A presentation by the government to mark the third anniversary of the Swachh Bharat Mission (SBM) places the campaign in the same league as the mission to the moon. Trying to change the habits of 125-crore Indians in five years is as audacious an endeavour — perhaps even more — as the then American President John Kennedy’s target of sending a man to the moon in 10 years in the early ‘60s, the presentation hints. But desperation — not audacity — seems to be behind some of the drives to meet the October 2 deadline for ending open defecation in urban areas. The Ranchi Municipal Commission’s recent moves to humiliate people found defecating in the open is one such instance. On Sunday, as reported by this newspaper, at least 10 people in Ranchi who were caught defecating in the open were made to hand over their lungis to enforcement teams of the municipality.
While inaugurating the SBM three years ago, Prime Minister Narendra Modi took care to link the scheme with human dignity. He had talked about women, the poor, emphasised the links of Swachh Bharat with public health and stressed that the mission should become a movement. The PM has reiterated this credo several times — including in the presentation to mark the three years of the mission. But such lofty principles have, at times, been lost on officials executing the project. Under pressure to meet SBM targets, they have failed to provide the human touch that is necessary in any endeavour to induce behavioural change. The Ranchi Municipal Commissioner, Shantanu Agrahari, for example, told this newspaper: “Public ostracism is often a good deterrence. The results show that these initiatives are helping to check the number of those who defecate in the open.”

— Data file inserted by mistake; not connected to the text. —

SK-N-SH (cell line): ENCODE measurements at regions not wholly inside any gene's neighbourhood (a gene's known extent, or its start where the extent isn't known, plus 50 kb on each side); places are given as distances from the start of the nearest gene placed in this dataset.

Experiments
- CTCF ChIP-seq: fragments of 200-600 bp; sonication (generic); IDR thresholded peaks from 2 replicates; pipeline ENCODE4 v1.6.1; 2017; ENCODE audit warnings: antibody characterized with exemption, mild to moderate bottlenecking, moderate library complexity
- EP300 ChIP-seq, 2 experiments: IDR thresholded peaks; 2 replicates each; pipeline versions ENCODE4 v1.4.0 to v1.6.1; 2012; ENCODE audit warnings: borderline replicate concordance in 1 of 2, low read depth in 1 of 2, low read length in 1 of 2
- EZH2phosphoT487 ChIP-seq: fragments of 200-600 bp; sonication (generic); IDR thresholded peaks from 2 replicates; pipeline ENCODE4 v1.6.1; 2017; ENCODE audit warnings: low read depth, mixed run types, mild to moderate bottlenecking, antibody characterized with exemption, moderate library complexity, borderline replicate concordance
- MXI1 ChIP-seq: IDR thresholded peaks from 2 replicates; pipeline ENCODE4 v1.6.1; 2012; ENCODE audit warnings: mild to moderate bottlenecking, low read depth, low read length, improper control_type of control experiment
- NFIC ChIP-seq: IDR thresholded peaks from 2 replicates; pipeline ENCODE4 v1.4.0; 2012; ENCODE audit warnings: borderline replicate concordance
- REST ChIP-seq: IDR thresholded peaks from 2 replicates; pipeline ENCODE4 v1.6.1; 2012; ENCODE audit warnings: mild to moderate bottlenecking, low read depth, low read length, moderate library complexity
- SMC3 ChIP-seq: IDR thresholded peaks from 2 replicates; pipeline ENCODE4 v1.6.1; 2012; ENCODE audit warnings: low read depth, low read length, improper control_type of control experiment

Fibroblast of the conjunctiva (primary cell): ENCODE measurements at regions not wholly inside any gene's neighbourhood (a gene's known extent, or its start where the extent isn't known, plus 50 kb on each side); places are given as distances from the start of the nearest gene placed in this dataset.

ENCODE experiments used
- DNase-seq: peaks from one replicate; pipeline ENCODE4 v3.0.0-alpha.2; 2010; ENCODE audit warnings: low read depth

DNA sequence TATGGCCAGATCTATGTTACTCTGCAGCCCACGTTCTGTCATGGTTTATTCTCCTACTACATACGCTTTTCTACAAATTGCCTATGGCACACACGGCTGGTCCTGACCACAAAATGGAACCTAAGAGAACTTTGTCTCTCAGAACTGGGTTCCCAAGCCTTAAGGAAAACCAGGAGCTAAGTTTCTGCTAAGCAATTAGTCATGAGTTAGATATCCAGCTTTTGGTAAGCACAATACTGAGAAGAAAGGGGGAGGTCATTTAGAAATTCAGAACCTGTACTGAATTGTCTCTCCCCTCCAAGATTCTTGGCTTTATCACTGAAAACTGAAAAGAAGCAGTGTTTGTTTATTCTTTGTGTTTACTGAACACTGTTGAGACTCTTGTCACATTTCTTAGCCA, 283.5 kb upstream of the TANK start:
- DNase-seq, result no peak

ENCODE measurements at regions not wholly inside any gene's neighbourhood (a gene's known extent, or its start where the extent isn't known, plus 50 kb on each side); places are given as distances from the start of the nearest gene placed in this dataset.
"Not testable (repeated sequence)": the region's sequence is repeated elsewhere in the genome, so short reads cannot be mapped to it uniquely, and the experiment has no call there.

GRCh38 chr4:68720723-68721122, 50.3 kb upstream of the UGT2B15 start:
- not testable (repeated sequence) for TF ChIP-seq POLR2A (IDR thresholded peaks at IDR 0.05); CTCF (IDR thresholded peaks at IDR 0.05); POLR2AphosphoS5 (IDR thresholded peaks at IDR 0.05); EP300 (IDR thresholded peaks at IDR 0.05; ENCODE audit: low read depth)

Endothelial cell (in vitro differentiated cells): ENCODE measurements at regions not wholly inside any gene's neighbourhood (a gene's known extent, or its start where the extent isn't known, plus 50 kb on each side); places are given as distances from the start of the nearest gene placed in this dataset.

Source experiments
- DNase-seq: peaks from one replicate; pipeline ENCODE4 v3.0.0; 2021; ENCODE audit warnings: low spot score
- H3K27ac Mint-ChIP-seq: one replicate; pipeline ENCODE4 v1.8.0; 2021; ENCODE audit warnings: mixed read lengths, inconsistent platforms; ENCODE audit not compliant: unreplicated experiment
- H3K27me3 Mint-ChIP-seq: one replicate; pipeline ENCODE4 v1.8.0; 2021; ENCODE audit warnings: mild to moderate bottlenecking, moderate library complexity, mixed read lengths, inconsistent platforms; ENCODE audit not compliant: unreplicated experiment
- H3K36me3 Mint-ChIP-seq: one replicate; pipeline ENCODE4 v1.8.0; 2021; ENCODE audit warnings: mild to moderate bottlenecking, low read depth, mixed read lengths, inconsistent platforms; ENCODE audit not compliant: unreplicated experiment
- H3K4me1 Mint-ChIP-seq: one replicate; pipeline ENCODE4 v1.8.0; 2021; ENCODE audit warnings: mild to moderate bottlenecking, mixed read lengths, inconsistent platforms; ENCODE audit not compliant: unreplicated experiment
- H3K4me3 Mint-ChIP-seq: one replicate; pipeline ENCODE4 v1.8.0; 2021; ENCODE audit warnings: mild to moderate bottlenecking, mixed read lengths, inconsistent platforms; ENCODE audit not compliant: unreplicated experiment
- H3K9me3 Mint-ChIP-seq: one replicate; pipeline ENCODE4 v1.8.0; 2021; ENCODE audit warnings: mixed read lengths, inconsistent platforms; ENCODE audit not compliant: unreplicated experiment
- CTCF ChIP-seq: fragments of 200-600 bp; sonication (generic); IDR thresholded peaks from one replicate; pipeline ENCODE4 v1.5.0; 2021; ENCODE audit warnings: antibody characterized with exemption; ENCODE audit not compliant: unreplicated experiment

On paper, the SBM is premised on the Community Led Total Sanitation (CLTS) approach which hinges on creating information networks to bring about behaviour change. The approach recognises that demand for toilets be generated from the bottom up, and that change be driven and sustained by the community itself once it has been “triggered”. The SBM’s guidelines also state that coercion is against the mission’s spirit. However, the execution at places like Ranchi have not done justice to these principles. Threatening people may ensure their participation in the Mission in the short term and even compliance with the campaign’s immediate targets. But such means are unlikely to induce sustainable behavioural change.